In Depth

Collect 2020: how to buy or commission modern craft and design

Isobel Dennis, fair director of Collect, on what you can see at this year’s craft fair - and how to acquire a work of your own

200214-collect-dam-top.jpg
 

Pangaean Zoology, by Steffen Dam, above, and a detail from Flowerblock, top

Collect 2020 features more than 400 artists. Do you see trends or shared characteristics in the work they are exhibiting?

The range of artists at the fair is huge - they span art jewellery, ceramic, fibre, furniture, glass, lacquer, gold/silversmithing, stone, textile, leather, paper, wood and a number of other newer/experimental materials. Where we will always have artists that work tirelessly to perfect their chosen material there seems to be an increasing body of artists and designers collaborating and experimenting with materials - learning from one another. Previewing at Collect 2020 is a collaboration between a master glass artist Edmond Byrne, who has been working with the celebrated metalsmith Adi Toch. Together they will present a series of metal sculptural forms containing molten glass.

There will be a strong international presence at Somerset House too. How does the approach to craft vary around the world? Are there distinct cultural traditions?

At this year’s fair we have artists from more than 25 nations from Sweden to Uganda to Japan. For many artists at the fair the traditions of their chosen material are a source of inspiration and reference. For example Ting Ying gallery (China/UK) presents Chinese and International artists that use the 14th-century porcelain Blanc de Chine as their starting point. You’ll also see distinct (ancient) forms such as the Korean moon jar kept alive and celebrated by contemporary potters.

Contemporary works in lacquer traditions from South Korea, China and Japan have been something we have seen more of in recent years. The 50 Golborne gallery, which focuses on works from Africa and its diaspora, will present tapestries by Sanaa Gatej in recycled paper that are produced by specially trained groups of Ugandan women (see Mutation, below left and Keeper of the Lake (Nalubaale), below right). And the Czech cast glass tradition is being reinterpreted by artists showing with Kuzebauch Gallery from Prague.

For those who are interested in investing in craft works, what factors should be considered, apart from the buyer’s personal taste? What questions would you ask before buying a piece?

The confidence in buying comes from the specialist expertise from our exhibiting galleries. Collectors or new buyers at Collect can expect our galleries to have in-depth knowledge about their artists, their ideas and their practice. Most of the artists showing at the fair will have works already in museum collections as well as an impressive list of exhibitions in their home country and abroad. But we also ask our galleries to introduce new talent and that’s exciting to see what they consider the next generation of collectable works.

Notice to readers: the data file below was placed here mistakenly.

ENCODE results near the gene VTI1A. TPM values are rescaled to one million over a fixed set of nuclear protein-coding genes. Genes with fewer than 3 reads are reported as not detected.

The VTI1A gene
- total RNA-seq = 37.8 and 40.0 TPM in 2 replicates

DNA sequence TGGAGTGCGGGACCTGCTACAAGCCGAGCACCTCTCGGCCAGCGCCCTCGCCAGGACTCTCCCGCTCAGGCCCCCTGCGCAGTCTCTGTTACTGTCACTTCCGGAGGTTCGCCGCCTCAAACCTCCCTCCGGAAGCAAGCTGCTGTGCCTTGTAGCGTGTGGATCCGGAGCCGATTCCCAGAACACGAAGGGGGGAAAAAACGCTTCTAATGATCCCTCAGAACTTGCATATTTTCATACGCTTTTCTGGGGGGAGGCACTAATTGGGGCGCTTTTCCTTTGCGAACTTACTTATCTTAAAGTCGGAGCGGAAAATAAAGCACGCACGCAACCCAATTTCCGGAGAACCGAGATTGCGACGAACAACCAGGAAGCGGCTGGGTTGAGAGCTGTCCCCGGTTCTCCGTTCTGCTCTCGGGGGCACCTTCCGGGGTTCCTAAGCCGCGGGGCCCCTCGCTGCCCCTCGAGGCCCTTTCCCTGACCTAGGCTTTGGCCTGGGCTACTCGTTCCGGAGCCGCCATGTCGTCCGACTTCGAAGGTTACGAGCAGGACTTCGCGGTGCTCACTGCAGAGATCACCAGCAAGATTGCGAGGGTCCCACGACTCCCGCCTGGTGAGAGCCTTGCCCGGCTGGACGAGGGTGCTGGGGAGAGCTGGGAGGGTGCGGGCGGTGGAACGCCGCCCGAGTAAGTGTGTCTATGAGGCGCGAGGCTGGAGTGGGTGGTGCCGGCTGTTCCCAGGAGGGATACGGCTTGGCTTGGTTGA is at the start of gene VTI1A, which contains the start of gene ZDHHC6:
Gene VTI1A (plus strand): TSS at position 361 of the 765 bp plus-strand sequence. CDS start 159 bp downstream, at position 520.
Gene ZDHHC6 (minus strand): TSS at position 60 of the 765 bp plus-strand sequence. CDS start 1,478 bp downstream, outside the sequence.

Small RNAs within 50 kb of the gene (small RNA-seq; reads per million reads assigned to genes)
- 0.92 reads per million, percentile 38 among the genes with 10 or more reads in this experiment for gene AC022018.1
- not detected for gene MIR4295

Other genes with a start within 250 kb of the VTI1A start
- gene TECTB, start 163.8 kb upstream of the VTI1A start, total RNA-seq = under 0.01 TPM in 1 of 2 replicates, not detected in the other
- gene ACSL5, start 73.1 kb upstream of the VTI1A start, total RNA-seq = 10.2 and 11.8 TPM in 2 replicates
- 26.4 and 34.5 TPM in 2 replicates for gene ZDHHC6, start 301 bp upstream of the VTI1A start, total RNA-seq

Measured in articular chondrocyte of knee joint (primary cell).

Have some media performed better than others, in investment terms, or is value more a product of an individual artist’s reputation?

The market for contemporary ceramics particularly has boomed over the last decade, with Sotheby’s, Christie’s and Phillips presenting contemporary ceramics. Six-figure prices for works by key figures, like Hans Coper and Lucie Rie, have helped to establish the studio pottery movement in the UK. At Collect we have seen an increase in the variety and ambition of works in clay. We now see more works with a complex narrative or really unusual surfaces as buyers are getting braver. At Collect people are interested in the artist’s reputation but they are also keen to be introduced to new artists just starting out or those from an international gallery they might not get a chance to visit.

Are many of the exhibiting artists open to producing work on commission? How does the commissioning process usually work?

The commissioning process varies hugely depending on the artist, how they work, what medium and scale. But the great thing about Collect is that we are dealing with artists working today and you get a chance to have a detailed dialogue. At Collect you could commission anything from a ring from a specialist jewellery gallery to a huge installation in glass for a corporate building.

What is your own experience of commissioning art?

The Crafts Council does not commission especially at the Fair but will often purchase for its own collection. With regard to special pieces at Collect itself, I have worked with galleries over the past couple of years to bring together special installations of work that has particularly stood out during the application process. These conversations develop and have produced some wonderful results. For this year we are working with UK-based gallery Cavaliero Finn to showcase a new hanging sculpture by Daniel Reynolds within the West Wing at Somerset House.

Incorporating the largest elements Reynolds has ever worked with, the artist’s dramatic, organic sculpture will be executed in his signature glass and ceramic. Rooted in his love of concrete architecture and inspired by mid-century British artists and architects such as Victor Pasmore, Reynolds’ installation will be created especially for the fair. The impressive piece – measuring 2.25x2.50m and weighing 18kg – will react to the breeze and changing light in the space for which it is designed.

 

From left: Zansetsu (Packsnow), Hayashi (Woodland) and Sekka (Snowflake), by Kazuhito Takadoi

Collect 2020 runs from 27 February to 1 March at Somerset House, London. For more information, see the Collect 2020 website

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